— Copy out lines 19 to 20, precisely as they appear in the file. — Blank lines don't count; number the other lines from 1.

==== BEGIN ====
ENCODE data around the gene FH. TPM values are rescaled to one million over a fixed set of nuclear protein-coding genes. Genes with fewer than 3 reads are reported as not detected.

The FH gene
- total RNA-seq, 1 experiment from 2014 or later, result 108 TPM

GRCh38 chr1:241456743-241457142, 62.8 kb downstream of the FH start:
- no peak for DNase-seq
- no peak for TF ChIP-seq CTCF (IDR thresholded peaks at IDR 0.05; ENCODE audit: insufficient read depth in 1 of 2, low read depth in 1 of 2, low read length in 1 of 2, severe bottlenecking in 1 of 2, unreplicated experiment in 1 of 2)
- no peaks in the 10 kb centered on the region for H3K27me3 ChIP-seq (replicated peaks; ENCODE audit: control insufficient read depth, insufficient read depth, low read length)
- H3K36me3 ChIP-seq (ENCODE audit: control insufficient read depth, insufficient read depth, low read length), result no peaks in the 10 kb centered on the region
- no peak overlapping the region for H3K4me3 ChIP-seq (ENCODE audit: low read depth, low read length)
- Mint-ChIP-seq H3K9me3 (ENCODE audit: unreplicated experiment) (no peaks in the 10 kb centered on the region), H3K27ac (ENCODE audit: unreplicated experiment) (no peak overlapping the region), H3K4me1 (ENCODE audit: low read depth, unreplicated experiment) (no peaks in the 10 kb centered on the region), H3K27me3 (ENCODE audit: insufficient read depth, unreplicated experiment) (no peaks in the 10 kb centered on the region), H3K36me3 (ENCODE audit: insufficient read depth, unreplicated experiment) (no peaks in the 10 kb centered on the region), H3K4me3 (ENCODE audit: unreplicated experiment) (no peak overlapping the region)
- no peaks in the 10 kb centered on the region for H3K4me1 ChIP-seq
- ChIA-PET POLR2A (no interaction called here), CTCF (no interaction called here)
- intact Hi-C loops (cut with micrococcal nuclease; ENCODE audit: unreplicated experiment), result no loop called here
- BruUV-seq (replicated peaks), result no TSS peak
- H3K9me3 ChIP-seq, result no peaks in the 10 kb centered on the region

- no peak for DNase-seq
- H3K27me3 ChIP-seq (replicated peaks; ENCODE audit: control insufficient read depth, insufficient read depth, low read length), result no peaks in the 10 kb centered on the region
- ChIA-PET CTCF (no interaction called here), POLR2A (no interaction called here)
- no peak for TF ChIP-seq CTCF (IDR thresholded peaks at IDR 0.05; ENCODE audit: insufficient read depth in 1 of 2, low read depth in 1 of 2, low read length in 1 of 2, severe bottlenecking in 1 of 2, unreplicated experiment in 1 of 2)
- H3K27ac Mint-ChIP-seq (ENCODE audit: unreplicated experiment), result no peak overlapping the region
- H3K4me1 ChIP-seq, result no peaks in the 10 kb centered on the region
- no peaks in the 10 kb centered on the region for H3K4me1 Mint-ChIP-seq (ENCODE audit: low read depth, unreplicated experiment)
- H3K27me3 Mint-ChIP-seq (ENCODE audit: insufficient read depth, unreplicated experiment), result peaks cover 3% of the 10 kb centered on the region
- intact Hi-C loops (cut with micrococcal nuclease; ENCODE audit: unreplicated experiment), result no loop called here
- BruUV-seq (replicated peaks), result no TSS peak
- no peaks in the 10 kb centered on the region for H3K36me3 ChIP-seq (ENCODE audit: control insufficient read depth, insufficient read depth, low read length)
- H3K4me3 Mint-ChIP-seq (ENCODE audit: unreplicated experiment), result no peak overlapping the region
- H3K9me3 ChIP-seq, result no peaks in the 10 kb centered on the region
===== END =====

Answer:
- no peak for TF ChIP-seq CTCF (IDR thresholded peaks at IDR 0.05; ENCODE audit: insufficient read depth in 1 of 2, low read depth in 1 of 2, low read length in 1 of 2, severe bottlenecking in 1 of 2, unreplicated experiment in 1 of 2)
- H3K27ac Mint-ChIP-seq (ENCODE audit: unreplicated experiment), result no peak overlapping the region